Martin, RS, Edwards, WH, Jenkins, JM, Edwards, WH & Mulherin, JL 1988, 'Ruptured abdominal aortic aneurysm: A 25-year experience and analysis of recent cases', American Surgeon, vol. 54, no. 9, pp. 539-543.
    Martin RS, Edwards WH, Jenkins JM, Edwards WH, Mulherin JL. Ruptured abdominal aortic aneurysm: A 25-year experience and analysis of recent cases. American Surgeon. 1988 Jan 1;54(9):539-543.
    Martin, R. S. ; Edwards, W. H. ; Jenkins, J. M. ; Edwards, W. H. ; Mulherin, J. L. / Ruptured abdominal aortic aneurysm : A 25-year experience and analysis of recent cases. In: American Surgeon. 1988 ; Vol. 54, No. 9. pp. 539-543.
    @article{569c52ad0ede4a85879dacf504b4a856,
    title = "Ruptured abdominal aortic aneurysm: A 25-year experience and analysis of recent cases",
    abstract = "An 8-year experience with treatment of 58 patients with ruptured abdominal aortic aneurysm (RAAA) is reviewed with hospital mortality of 25.9 per cent. Added to a previously reported experience, 115 patients have been treated over 25 years with 33 per cent mortality. Preoperative hypotension were found to be associated with mortality. Interhospital transfer, preexisting coronary or pulmonary disease, known aneurysm, anemia, delay in surgery, and operative time were not found to predict outcome. Some patients are normotensive at presentation, providing an excellent chance for survival when expeditious diagnosis and treatment are carried out. Optimal operative management, complications, and causes of death are discussed. The role of computed tomography (CT) in diagnosis is considered. Elective resection of known aneurysms is the most important factor in reducing deaths from RAAA. The role of regionalization of care is unclear, since some patients cannot be safely transported. However, some evidence for optimal results in specialized centers is presented.",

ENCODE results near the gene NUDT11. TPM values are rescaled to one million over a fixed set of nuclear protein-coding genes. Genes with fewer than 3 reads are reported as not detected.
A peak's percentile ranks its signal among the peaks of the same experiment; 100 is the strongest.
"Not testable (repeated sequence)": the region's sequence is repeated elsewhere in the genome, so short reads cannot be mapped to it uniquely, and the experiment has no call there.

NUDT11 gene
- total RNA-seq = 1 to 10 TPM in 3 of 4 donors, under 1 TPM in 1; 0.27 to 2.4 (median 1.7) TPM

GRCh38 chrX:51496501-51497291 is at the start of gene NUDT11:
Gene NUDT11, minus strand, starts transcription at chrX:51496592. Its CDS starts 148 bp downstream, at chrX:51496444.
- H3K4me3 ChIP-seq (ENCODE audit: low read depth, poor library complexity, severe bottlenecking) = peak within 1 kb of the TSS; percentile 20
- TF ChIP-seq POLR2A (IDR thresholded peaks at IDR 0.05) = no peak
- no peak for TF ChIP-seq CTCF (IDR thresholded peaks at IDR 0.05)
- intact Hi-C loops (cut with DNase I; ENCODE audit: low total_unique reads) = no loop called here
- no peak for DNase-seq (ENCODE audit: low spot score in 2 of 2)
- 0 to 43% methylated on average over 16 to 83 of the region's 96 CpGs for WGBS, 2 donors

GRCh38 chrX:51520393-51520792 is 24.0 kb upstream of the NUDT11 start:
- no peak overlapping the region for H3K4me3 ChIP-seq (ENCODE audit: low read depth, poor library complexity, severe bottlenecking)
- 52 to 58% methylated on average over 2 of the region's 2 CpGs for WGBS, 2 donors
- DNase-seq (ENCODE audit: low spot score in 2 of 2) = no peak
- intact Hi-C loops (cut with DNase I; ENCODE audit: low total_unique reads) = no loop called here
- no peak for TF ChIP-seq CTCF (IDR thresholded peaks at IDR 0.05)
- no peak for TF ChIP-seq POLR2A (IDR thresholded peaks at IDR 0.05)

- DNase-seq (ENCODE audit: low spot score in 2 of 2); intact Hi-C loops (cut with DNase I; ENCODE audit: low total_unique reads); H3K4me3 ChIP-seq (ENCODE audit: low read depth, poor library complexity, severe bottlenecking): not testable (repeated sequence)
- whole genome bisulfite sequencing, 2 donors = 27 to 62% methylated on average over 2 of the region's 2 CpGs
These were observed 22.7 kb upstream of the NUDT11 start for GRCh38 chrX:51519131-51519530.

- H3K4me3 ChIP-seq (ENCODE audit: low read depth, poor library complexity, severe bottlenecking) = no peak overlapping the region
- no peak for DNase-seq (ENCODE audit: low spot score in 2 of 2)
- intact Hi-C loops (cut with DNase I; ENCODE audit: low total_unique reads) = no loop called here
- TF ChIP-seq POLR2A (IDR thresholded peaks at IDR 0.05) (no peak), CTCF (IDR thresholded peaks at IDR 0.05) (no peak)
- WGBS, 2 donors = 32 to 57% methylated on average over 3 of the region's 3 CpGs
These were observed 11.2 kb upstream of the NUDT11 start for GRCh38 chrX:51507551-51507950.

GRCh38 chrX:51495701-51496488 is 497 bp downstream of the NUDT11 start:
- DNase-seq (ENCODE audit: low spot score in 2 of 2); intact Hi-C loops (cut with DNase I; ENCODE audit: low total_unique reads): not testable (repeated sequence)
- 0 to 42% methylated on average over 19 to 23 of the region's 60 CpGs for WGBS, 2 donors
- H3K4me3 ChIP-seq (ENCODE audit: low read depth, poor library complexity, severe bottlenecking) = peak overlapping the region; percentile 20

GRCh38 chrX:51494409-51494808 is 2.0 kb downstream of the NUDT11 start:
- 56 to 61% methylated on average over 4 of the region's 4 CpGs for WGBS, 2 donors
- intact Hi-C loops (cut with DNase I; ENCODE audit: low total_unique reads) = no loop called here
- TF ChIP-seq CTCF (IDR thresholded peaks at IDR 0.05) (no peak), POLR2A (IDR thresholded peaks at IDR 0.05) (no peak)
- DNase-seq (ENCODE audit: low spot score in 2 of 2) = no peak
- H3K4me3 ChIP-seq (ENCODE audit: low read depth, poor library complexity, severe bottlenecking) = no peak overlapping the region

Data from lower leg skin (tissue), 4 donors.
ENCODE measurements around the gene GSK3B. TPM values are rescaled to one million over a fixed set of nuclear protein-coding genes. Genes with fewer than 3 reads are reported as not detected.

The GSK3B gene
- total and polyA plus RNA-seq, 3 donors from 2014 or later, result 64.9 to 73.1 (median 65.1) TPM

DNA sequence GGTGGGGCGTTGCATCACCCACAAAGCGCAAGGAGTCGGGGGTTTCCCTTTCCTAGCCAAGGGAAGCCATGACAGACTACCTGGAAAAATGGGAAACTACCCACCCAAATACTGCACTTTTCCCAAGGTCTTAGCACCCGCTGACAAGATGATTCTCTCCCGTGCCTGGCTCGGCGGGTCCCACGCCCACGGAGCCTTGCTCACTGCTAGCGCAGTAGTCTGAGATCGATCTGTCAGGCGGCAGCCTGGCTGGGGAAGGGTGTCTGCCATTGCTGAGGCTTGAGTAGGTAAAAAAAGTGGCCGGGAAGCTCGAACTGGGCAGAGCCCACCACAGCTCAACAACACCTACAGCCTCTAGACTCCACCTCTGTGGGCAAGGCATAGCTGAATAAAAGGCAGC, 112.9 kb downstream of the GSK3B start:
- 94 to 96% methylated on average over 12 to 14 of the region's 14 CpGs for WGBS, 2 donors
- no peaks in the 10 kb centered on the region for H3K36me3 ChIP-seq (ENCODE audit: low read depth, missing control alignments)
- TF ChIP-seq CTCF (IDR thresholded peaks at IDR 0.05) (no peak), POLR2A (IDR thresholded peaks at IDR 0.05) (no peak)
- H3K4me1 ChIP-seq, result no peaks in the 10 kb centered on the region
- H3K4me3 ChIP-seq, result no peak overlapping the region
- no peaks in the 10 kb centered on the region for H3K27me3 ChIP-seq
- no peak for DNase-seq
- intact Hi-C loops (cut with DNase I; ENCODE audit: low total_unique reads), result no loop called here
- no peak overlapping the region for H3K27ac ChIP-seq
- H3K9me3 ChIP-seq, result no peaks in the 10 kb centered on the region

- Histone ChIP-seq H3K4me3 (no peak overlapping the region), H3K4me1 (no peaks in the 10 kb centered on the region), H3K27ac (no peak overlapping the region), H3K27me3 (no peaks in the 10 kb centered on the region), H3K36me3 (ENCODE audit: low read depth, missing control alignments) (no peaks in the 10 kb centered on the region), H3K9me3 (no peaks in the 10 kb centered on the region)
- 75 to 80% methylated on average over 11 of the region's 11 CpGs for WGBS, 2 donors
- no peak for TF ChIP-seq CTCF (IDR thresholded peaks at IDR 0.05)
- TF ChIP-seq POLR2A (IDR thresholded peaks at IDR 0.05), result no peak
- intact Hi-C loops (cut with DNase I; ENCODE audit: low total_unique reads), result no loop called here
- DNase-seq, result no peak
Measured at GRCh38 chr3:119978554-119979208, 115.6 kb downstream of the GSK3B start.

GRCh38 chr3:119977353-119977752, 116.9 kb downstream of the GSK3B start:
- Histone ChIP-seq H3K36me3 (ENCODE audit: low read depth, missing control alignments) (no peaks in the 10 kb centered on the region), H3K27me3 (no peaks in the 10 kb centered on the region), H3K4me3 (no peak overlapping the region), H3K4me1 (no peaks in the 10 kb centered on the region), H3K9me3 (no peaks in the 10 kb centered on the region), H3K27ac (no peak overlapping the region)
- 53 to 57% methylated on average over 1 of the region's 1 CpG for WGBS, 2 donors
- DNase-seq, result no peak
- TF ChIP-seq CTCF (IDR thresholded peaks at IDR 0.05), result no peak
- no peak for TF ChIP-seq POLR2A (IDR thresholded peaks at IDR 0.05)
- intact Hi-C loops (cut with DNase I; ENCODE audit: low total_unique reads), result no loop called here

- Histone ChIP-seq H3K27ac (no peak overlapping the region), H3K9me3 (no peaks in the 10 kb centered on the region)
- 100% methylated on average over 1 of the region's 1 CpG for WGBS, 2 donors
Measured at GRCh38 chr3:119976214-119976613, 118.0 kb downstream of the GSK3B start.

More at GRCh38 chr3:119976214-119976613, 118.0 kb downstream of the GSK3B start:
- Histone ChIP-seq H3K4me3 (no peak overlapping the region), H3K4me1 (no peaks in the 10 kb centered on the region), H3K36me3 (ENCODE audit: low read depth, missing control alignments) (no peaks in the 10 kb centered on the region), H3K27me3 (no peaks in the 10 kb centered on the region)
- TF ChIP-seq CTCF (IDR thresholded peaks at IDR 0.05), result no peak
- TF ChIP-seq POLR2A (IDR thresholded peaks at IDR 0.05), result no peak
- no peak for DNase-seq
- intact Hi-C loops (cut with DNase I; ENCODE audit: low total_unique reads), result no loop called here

author = "Martin, {R. S.} and Edwards, {W. H.} and Jenkins, {J. M.} and Edwards, {W. H.} and Mulherin, {J. L.}",
    year = "1988",
    month = "1",
    day = "1",
    language = "English (US)",
    volume = "54",
    pages = "539--543",
    journal = "American Surgeon",
    issn = "0003-1348",
    publisher = "Southeastern Surgical Congress",
    number = "9",

    }

    TY - JOUR

    T1 - Ruptured abdominal aortic aneurysm

    T2 - A 25-year experience and analysis of recent cases

    AU - Martin, R. S.

    AU - Edwards, W. H.

    AU - Jenkins, J. M.

    AU - Edwards, W. H.